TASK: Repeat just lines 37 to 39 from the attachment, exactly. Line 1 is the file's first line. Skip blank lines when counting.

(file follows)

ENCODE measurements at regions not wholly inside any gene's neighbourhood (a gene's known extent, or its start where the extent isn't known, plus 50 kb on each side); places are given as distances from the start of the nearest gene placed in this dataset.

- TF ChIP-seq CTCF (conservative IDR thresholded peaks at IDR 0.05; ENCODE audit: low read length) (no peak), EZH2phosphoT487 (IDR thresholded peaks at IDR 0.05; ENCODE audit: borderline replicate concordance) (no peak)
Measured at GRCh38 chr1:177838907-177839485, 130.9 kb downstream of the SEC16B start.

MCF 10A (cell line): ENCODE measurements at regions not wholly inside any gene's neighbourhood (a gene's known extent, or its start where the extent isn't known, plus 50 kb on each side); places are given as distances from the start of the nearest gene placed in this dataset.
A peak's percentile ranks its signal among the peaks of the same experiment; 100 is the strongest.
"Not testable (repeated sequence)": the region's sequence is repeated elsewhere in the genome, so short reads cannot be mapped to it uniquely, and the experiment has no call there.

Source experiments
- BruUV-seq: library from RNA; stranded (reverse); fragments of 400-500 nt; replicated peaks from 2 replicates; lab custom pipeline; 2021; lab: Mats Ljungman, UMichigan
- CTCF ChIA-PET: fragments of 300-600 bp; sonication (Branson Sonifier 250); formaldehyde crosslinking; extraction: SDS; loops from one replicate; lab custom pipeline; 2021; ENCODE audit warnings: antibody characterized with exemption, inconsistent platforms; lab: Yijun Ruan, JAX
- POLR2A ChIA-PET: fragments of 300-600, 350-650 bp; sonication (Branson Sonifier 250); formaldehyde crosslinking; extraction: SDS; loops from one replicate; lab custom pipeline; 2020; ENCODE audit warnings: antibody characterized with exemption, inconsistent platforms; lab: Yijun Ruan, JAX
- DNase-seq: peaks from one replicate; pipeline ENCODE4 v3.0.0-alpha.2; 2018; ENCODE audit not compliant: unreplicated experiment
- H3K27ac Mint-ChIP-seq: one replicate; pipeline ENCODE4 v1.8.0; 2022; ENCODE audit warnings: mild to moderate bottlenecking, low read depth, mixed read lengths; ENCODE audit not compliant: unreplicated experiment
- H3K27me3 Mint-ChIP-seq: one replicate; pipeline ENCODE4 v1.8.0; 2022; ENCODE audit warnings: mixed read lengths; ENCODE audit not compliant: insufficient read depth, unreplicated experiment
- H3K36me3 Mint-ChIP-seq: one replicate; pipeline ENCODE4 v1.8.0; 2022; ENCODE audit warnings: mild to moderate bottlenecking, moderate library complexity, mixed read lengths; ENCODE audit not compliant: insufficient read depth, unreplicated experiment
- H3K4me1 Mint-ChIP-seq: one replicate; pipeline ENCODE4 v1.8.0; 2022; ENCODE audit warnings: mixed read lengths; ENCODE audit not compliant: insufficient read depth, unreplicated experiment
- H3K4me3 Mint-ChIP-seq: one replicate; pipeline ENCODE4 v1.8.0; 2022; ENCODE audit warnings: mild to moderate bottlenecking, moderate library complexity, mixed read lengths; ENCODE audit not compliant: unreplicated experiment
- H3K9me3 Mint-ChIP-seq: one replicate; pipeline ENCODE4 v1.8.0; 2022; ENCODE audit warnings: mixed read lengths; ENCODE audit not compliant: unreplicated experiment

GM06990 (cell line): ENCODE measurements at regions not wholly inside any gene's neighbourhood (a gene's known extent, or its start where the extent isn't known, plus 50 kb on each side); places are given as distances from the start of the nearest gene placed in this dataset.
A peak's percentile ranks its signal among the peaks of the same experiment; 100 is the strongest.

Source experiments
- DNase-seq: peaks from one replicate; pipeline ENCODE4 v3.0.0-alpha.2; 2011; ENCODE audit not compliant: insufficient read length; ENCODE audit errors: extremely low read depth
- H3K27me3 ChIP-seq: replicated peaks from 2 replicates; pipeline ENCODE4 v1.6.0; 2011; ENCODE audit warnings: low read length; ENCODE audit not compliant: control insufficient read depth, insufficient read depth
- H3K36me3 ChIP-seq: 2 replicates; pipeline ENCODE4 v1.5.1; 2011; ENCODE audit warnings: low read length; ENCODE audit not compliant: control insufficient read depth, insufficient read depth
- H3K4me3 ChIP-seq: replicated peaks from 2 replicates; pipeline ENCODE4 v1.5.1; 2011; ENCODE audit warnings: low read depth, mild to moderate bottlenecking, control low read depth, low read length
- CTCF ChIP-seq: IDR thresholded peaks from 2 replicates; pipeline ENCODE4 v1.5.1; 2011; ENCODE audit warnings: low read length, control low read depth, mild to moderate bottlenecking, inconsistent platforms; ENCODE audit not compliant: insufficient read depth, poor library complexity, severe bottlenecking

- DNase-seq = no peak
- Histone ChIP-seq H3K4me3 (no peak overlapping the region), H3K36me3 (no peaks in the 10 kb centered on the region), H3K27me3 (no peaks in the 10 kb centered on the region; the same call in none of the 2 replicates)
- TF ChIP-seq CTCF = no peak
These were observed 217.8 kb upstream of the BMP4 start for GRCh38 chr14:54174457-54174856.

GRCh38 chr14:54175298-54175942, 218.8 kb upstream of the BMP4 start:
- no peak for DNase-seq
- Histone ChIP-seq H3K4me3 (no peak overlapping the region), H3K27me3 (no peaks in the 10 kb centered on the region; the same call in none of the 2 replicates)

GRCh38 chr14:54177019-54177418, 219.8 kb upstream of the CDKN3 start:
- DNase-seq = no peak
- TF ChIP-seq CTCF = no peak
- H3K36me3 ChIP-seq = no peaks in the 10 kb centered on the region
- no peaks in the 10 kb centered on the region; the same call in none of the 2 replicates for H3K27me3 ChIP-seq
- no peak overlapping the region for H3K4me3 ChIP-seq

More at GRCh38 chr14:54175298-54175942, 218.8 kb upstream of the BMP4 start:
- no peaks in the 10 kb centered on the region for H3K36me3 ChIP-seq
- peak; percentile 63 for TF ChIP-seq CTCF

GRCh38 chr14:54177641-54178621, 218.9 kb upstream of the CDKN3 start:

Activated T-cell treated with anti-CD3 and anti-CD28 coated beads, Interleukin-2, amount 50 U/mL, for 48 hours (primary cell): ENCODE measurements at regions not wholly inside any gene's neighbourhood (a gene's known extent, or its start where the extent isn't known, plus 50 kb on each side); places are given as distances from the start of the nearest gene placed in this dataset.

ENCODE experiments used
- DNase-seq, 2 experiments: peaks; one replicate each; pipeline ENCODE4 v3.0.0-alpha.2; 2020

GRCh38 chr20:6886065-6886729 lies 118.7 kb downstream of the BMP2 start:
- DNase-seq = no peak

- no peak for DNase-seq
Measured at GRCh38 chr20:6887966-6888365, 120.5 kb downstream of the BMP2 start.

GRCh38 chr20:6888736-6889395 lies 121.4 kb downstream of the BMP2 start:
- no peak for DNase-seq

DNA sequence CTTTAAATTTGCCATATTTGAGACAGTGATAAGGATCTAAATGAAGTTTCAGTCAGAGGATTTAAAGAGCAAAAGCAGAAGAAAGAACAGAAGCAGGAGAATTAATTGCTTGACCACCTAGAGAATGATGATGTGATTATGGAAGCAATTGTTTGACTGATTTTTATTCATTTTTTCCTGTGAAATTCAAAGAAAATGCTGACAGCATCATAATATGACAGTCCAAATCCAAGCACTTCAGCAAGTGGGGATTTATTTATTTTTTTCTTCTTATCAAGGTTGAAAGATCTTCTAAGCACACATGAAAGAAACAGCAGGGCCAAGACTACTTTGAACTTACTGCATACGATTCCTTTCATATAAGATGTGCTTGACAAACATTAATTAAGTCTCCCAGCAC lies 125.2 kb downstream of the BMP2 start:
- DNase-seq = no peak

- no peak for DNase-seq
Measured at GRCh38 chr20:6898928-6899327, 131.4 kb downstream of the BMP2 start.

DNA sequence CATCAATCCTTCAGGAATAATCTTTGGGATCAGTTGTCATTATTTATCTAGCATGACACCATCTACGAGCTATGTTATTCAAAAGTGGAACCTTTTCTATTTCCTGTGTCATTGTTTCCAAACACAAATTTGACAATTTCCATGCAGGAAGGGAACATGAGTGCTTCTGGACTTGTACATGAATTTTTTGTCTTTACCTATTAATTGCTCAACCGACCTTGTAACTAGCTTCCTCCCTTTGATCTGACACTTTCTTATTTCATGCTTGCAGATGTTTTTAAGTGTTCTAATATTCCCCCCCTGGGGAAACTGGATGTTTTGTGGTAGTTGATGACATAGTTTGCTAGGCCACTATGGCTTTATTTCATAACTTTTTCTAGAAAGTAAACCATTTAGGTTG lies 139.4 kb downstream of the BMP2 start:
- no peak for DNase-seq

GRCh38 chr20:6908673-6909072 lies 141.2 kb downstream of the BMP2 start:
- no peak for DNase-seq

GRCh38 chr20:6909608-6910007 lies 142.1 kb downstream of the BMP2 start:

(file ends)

- no peaks in the 10 kb centered on the region; the same call in none of the 2 replicates for H3K27me3 ChIP-seq
- no peak overlapping the region for H3K4me3 ChIP-seq

More at GRCh38 chr14:54175298-54175942, 218.8 kb upstream of the BMP4 start: